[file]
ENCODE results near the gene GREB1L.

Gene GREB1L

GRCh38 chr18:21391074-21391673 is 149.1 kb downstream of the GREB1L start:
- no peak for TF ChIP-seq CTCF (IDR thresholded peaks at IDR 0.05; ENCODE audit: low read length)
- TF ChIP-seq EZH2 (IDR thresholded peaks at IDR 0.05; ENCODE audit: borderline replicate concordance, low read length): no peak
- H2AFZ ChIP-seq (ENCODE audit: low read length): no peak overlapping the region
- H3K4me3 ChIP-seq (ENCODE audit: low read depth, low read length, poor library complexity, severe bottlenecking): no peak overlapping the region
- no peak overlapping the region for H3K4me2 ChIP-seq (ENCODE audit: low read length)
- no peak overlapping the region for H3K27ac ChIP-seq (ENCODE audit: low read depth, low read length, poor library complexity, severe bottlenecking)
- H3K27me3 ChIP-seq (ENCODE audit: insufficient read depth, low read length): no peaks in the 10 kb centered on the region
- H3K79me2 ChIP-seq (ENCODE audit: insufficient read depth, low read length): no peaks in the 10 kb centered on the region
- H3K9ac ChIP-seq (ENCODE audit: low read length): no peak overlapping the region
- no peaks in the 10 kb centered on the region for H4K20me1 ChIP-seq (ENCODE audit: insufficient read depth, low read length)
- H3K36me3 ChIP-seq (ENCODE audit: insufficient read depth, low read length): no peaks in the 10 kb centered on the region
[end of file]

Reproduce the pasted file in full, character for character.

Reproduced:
ENCODE results near the gene GREB1L.

Gene GREB1L

GRCh38 chr18:21391074-21391673 is 149.1 kb downstream of the GREB1L start:
- no peak for TF ChIP-seq CTCF (IDR thresholded peaks at IDR 0.05; ENCODE audit: low read length)
- TF ChIP-seq EZH2 (IDR thresholded peaks at IDR 0.05; ENCODE audit: borderline replicate concordance, low read length): no peak
- H2AFZ ChIP-seq (ENCODE audit: low read length): no peak overlapping the region
- H3K4me3 ChIP-seq (ENCODE audit: low read depth, low read length, poor library complexity, severe bottlenecking): no peak overlapping the region
- no peak overlapping the region for H3K4me2 ChIP-seq (ENCODE audit: low read length)
- no peak overlapping the region for H3K27ac ChIP-seq (ENCODE audit: low read depth, low read length, poor library complexity, severe bottlenecking)
- H3K27me3 ChIP-seq (ENCODE audit: insufficient read depth, low read length): no peaks in the 10 kb centered on the region
- H3K79me2 ChIP-seq (ENCODE audit: insufficient read depth, low read length): no peaks in the 10 kb centered on the region
- H3K9ac ChIP-seq (ENCODE audit: low read length): no peak overlapping the region
- no peaks in the 10 kb centered on the region for H4K20me1 ChIP-seq (ENCODE audit: insufficient read depth, low read length)
- H3K36me3 ChIP-seq (ENCODE audit: insufficient read depth, low read length): no peaks in the 10 kb centered on the region